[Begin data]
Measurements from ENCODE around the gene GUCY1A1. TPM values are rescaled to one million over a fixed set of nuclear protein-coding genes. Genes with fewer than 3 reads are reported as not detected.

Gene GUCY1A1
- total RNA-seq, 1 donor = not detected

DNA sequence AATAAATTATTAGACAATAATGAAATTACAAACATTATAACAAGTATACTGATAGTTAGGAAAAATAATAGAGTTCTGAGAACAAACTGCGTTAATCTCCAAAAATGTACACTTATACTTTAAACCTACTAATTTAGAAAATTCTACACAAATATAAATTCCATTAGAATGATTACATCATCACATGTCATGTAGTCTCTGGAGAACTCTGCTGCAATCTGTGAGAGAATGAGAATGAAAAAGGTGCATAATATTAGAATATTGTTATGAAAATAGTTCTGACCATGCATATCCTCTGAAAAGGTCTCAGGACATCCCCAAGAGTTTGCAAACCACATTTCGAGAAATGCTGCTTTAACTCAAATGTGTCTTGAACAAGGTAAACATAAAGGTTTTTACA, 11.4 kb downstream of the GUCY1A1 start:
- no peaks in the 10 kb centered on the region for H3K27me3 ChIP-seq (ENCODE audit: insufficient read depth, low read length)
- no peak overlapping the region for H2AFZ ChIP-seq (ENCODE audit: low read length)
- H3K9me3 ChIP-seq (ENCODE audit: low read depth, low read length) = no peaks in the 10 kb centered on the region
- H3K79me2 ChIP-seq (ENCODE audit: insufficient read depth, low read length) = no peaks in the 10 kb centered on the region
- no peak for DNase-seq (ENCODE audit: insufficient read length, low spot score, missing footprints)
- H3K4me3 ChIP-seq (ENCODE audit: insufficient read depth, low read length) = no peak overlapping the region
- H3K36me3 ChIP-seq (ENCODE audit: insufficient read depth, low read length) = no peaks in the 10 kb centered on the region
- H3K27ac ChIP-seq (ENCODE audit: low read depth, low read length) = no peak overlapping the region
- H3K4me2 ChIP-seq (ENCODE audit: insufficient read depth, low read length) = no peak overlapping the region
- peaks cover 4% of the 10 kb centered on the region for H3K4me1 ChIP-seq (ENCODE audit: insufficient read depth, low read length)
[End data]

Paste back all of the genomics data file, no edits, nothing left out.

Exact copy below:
Measurements from ENCODE around the gene GUCY1A1. TPM values are rescaled to one million over a fixed set of nuclear protein-coding genes. Genes with fewer than 3 reads are reported as not detected.

Gene GUCY1A1
- total RNA-seq, 1 donor = not detected

DNA sequence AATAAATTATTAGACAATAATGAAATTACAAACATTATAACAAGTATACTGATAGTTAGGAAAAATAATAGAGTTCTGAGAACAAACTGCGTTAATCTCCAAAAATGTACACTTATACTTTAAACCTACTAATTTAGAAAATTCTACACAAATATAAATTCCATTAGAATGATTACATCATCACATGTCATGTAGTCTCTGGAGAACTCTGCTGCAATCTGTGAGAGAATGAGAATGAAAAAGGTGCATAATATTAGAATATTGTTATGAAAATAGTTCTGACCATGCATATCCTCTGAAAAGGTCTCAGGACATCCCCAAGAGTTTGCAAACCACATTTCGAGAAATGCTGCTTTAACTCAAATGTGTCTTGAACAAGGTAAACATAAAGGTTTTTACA, 11.4 kb downstream of the GUCY1A1 start:
- no peaks in the 10 kb centered on the region for H3K27me3 ChIP-seq (ENCODE audit: insufficient read depth, low read length)
- no peak overlapping the region for H2AFZ ChIP-seq (ENCODE audit: low read length)
- H3K9me3 ChIP-seq (ENCODE audit: low read depth, low read length) = no peaks in the 10 kb centered on the region
- H3K79me2 ChIP-seq (ENCODE audit: insufficient read depth, low read length) = no peaks in the 10 kb centered on the region
- no peak for DNase-seq (ENCODE audit: insufficient read length, low spot score, missing footprints)
- H3K4me3 ChIP-seq (ENCODE audit: insufficient read depth, low read length) = no peak overlapping the region
- H3K36me3 ChIP-seq (ENCODE audit: insufficient read depth, low read length) = no peaks in the 10 kb centered on the region
- H3K27ac ChIP-seq (ENCODE audit: low read depth, low read length) = no peak overlapping the region
- H3K4me2 ChIP-seq (ENCODE audit: insufficient read depth, low read length) = no peak overlapping the region
- peaks cover 4% of the 10 kb centered on the region for H3K4me1 ChIP-seq (ENCODE audit: insufficient read depth, low read length)